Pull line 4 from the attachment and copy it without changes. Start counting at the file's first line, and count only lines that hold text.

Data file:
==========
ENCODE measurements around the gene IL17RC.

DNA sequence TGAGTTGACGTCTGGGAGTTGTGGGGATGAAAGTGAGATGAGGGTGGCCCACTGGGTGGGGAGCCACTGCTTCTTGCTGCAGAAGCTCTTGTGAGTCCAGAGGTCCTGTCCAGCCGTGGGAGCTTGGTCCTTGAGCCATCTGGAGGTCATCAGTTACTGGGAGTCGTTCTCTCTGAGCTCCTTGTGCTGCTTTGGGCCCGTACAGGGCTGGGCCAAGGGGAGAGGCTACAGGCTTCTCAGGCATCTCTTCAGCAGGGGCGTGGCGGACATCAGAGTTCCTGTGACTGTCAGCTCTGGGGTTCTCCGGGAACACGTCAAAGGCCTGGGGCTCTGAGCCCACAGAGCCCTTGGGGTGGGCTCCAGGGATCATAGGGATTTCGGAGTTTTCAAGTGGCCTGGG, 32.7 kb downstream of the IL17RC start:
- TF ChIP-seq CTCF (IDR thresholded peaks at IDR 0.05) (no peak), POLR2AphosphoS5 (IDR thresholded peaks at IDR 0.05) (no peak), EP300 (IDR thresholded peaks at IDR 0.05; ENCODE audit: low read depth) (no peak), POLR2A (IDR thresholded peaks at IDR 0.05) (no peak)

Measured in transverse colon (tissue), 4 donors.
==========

Measured in transverse colon (tissue), 4 donors.